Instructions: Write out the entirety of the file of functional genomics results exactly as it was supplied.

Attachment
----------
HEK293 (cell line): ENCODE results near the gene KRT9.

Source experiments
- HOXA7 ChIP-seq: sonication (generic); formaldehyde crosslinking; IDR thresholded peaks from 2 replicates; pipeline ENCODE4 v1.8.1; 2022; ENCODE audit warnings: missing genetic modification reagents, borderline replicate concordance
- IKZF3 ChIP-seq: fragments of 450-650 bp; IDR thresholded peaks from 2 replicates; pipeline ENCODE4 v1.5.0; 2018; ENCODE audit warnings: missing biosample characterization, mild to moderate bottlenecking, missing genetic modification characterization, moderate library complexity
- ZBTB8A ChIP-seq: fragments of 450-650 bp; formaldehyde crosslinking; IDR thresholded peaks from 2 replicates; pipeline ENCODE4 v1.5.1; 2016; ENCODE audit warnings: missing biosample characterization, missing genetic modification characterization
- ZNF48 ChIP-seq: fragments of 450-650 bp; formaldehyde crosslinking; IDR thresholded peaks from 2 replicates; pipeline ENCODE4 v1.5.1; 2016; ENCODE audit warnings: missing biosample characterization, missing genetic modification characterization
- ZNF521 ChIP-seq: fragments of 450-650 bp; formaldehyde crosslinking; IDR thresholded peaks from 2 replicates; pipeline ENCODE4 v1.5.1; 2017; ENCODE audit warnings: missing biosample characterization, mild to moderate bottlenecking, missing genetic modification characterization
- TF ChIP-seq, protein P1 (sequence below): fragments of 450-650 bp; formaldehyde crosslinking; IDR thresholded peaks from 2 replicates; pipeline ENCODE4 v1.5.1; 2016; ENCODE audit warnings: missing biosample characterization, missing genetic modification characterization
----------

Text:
HEK293 (cell line): ENCODE results near the gene KRT9.

Source experiments
- HOXA7 ChIP-seq: sonication (generic); formaldehyde crosslinking; IDR thresholded peaks from 2 replicates; pipeline ENCODE4 v1.8.1; 2022; ENCODE audit warnings: missing genetic modification reagents, borderline replicate concordance
- IKZF3 ChIP-seq: fragments of 450-650 bp; IDR thresholded peaks from 2 replicates; pipeline ENCODE4 v1.5.0; 2018; ENCODE audit warnings: missing biosample characterization, mild to moderate bottlenecking, missing genetic modification characterization, moderate library complexity
- ZBTB8A ChIP-seq: fragments of 450-650 bp; formaldehyde crosslinking; IDR thresholded peaks from 2 replicates; pipeline ENCODE4 v1.5.1; 2016; ENCODE audit warnings: missing biosample characterization, missing genetic modification characterization
- ZNF48 ChIP-seq: fragments of 450-650 bp; formaldehyde crosslinking; IDR thresholded peaks from 2 replicates; pipeline ENCODE4 v1.5.1; 2016; ENCODE audit warnings: missing biosample characterization, missing genetic modification characterization
- ZNF521 ChIP-seq: fragments of 450-650 bp; formaldehyde crosslinking; IDR thresholded peaks from 2 replicates; pipeline ENCODE4 v1.5.1; 2017; ENCODE audit warnings: missing biosample characterization, mild to moderate bottlenecking, missing genetic modification characterization
- TF ChIP-seq, protein P1 (sequence below): fragments of 450-650 bp; formaldehyde crosslinking; IDR thresholded peaks from 2 replicates; pipeline ENCODE4 v1.5.1; 2016; ENCODE audit warnings: missing biosample characterization, missing genetic modification characterization